It takes brains to build a sun: The role of AI in nuclear fusionIt takes brains to build a sun: The role of AI in nuclear fusion
AI tech is helping advance nuclear fusion – and is being pitched as the answer to the problems facing ITER, the world's largest magnetic confinement plasma physics experiment
July 3, 2020
AI tech is being pitched as the answer to the problems facing the world's largest magnetic confinement plasma physics experiment
For fifty years now, nuclear fusion has been held up as a potential source of cheap, environmentally friendly energy. The process takes place in the plasma of the sun, where, in an ocean of high-pressure ionized gas, light elements combine into heavier ones and release the energy which fuels our solar system.
It’s not easy to replicate this on earth. By the 1950s, plasma physicists had settled on the tokamak, a doughnut-shaped ring of plasma contained in a magnetic field, but so far they have not managed to contain one long enough, or at a high enough temperature, to generate useful energy.
For more than 50 years, fusion has been the energy of the future, and scientists joke that “it always will be!”
But there are signs that things may be speeding up – and if commercial fusion ever takes off, AI will play a crucial role. Machine learning is helping accelerate the research and, if we ever have fusion power plants, every single one of them will be controlled by embedded AI systems.
Government-backed fusion research is moving towards a grand goal, a colossal project called ITER, due to go live in the south of France in a few years. Meanwhile, startups believe they have an alternative route to get there quicker: both are using AI.
Fusion researchers are focused on Q, the ratio of energy input to output. A Q of 1.0 means breaking even, but a useful generator has to go way beyond that. So far, the record for a fusion reaction is a Q of 0.67, achieved by JET, the Joint European Torus in the UK, operating since the 1990s.
JET is the precursor to ITER (the International Thermonuclear Experimental Reactor) - a mega-project backed by the EU, Russia, China, Japan and South Korea, which promises to deliver a Q beyond 1.0, at a cost of more than $25 billion.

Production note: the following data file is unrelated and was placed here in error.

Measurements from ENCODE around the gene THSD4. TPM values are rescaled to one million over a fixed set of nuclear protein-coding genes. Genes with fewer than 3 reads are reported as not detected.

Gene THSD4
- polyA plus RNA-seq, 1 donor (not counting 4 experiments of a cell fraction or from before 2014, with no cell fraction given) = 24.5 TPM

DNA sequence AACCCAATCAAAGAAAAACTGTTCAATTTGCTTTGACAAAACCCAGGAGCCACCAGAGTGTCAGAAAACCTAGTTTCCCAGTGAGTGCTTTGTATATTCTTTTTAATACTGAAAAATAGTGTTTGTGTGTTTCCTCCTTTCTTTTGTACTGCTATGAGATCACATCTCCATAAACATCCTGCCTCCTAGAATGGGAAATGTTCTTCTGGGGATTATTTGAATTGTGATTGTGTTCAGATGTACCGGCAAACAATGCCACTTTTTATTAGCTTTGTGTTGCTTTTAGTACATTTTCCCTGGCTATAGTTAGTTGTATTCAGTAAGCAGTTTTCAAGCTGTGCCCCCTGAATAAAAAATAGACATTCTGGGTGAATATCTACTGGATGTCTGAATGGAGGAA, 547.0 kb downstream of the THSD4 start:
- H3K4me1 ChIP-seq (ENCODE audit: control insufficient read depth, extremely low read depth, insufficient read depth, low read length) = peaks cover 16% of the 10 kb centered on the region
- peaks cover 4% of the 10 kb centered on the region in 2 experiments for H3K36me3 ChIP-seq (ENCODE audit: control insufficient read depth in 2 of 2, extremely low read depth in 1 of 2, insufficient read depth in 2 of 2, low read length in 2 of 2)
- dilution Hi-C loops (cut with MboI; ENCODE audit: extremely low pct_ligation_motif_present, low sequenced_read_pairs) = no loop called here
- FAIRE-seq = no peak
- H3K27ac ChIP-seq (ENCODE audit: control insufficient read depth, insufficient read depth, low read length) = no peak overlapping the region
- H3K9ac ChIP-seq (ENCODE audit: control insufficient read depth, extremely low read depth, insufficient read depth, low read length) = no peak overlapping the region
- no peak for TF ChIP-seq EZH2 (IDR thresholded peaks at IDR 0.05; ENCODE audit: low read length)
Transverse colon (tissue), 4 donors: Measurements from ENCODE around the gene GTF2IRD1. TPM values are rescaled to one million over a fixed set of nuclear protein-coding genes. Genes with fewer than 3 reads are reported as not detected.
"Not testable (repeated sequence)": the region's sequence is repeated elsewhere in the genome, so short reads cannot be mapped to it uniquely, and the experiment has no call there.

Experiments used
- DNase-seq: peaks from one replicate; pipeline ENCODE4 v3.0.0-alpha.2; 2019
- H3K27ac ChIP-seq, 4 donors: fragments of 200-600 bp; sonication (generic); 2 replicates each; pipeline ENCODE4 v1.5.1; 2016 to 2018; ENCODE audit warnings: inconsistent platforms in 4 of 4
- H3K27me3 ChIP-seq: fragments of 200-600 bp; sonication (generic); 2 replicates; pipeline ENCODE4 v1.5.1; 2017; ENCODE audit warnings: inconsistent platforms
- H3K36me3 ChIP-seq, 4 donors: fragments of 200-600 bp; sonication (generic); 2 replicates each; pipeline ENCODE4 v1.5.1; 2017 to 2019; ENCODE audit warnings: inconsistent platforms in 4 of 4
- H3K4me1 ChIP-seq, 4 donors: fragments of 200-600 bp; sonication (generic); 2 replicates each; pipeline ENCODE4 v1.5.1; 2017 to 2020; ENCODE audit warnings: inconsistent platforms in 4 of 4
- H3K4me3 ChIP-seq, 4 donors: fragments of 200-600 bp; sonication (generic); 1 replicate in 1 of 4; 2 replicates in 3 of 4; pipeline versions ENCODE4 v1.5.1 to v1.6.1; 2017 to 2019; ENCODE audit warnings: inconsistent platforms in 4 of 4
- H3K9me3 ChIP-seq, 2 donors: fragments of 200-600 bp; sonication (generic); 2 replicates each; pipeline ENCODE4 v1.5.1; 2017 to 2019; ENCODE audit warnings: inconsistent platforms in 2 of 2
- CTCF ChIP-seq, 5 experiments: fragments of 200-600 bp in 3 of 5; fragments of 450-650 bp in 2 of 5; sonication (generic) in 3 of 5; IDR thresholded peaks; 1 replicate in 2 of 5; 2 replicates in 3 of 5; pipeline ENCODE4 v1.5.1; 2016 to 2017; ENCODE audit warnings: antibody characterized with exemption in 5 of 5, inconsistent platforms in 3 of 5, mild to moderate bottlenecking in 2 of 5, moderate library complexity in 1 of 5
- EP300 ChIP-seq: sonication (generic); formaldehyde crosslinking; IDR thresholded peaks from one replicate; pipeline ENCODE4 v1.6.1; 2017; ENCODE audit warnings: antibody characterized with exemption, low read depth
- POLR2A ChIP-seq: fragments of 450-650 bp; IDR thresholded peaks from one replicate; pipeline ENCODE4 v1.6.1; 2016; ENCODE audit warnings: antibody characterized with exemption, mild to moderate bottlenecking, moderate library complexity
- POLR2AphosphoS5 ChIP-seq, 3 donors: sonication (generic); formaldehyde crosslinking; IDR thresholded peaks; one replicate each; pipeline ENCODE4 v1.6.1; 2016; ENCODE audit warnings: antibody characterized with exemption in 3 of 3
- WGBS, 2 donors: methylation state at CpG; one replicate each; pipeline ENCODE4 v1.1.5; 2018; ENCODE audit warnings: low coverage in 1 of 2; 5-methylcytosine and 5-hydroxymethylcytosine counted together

“Right now we are right there, at the break even point,” William Tang, principal research physicist at the Princeton Plasma Physics Laboratory, told AI Business. “To make progress, you need a larger device. You had to move from pulse tokamaks to long-pulse systems built using superconducting materials.”
Even if ITER gets Q to 1.0, it will only be the start of the path to a self-sustaining, controlled fusion reaction, Tang said: “A good analogy is the Wright brothers. At Kitty Hawk [where they flew a heavier-than-air craft in 1903], they would have thought you were crazy to think this would be competitive with other means of transportation.”
The problem is that plasmas fluctuate. Their behavior is a complex mix of fluid dynamics and electromagnetism, which is hard to predict and control. “Disruptions occur very quickly, with a big release of energy which will damage the confining vessel, and keep you from achieving your goal.”
A few years back, professor Tang saw the possibility that AI could generate predictions of disruptions – and powered by fast enough supercomputers, it could do so quickly enough to eventually control a tokamak.
He gathered young specialists, and in 2019, his team got a letter published in Nature: Predicting disruptive instabilities in controlled fusion plasmas through deep learning emerged from the PhD work of Julian Kates-Harbeck, with help from Tang and Alexey Svyatkovskiy.
The paper does what the name suggests. It explains how a neural network was taught to spot the signs of an impending disturbance, in time to head it off. “Advances in AI methodologies are testable and have given us a lot of hope,” Tang said. “We were very fortunate – we made these advances and validated them against a lot of observations.”